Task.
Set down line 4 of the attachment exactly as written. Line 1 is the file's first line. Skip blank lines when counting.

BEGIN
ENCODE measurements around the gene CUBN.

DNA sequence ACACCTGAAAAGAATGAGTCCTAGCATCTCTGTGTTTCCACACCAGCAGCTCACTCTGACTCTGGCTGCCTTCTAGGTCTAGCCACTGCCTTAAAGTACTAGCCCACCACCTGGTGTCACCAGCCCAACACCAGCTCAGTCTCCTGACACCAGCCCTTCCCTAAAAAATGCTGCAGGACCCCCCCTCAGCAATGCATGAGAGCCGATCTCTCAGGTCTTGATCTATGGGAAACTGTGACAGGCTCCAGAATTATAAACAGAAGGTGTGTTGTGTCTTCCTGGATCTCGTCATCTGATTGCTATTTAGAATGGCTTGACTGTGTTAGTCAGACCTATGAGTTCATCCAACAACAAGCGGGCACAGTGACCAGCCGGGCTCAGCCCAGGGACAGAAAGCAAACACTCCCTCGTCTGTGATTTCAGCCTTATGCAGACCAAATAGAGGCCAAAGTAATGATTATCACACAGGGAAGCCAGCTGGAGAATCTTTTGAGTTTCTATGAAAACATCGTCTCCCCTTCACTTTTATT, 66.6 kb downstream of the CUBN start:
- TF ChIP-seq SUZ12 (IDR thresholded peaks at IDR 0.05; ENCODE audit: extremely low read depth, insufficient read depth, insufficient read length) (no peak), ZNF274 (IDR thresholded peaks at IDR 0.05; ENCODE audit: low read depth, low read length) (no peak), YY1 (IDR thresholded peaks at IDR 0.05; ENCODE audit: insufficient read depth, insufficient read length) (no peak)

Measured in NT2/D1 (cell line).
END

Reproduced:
Measured in NT2/D1 (cell line).